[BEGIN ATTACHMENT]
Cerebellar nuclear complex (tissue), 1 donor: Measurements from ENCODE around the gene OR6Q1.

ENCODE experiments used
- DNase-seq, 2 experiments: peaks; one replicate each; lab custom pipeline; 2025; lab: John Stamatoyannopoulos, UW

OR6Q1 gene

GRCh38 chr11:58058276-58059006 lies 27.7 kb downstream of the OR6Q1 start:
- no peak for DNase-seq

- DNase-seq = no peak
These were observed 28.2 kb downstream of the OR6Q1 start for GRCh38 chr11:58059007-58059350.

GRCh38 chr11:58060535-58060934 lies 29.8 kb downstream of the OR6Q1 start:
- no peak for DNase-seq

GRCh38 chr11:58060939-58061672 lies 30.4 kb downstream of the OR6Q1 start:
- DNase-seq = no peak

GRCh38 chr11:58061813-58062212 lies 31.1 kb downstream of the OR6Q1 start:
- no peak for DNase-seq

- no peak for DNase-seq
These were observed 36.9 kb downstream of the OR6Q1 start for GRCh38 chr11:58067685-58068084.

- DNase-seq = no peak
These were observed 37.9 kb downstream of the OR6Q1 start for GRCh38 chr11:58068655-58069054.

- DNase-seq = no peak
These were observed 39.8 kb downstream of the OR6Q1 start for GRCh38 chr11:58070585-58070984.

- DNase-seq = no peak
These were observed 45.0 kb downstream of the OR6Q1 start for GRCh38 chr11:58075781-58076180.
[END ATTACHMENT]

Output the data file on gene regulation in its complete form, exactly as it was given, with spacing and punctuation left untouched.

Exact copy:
Cerebellar nuclear complex (tissue), 1 donor: Measurements from ENCODE around the gene OR6Q1.

ENCODE experiments used
- DNase-seq, 2 experiments: peaks; one replicate each; lab custom pipeline; 2025; lab: John Stamatoyannopoulos, UW

OR6Q1 gene

GRCh38 chr11:58058276-58059006 lies 27.7 kb downstream of the OR6Q1 start:
- no peak for DNase-seq

- DNase-seq = no peak
These were observed 28.2 kb downstream of the OR6Q1 start for GRCh38 chr11:58059007-58059350.

GRCh38 chr11:58060535-58060934 lies 29.8 kb downstream of the OR6Q1 start:
- no peak for DNase-seq

GRCh38 chr11:58060939-58061672 lies 30.4 kb downstream of the OR6Q1 start:
- DNase-seq = no peak

GRCh38 chr11:58061813-58062212 lies 31.1 kb downstream of the OR6Q1 start:
- no peak for DNase-seq

- no peak for DNase-seq
These were observed 36.9 kb downstream of the OR6Q1 start for GRCh38 chr11:58067685-58068084.

- DNase-seq = no peak
These were observed 37.9 kb downstream of the OR6Q1 start for GRCh38 chr11:58068655-58069054.

- DNase-seq = no peak
These were observed 39.8 kb downstream of the OR6Q1 start for GRCh38 chr11:58070585-58070984.

- DNase-seq = no peak
These were observed 45.0 kb downstream of the OR6Q1 start for GRCh38 chr11:58075781-58076180.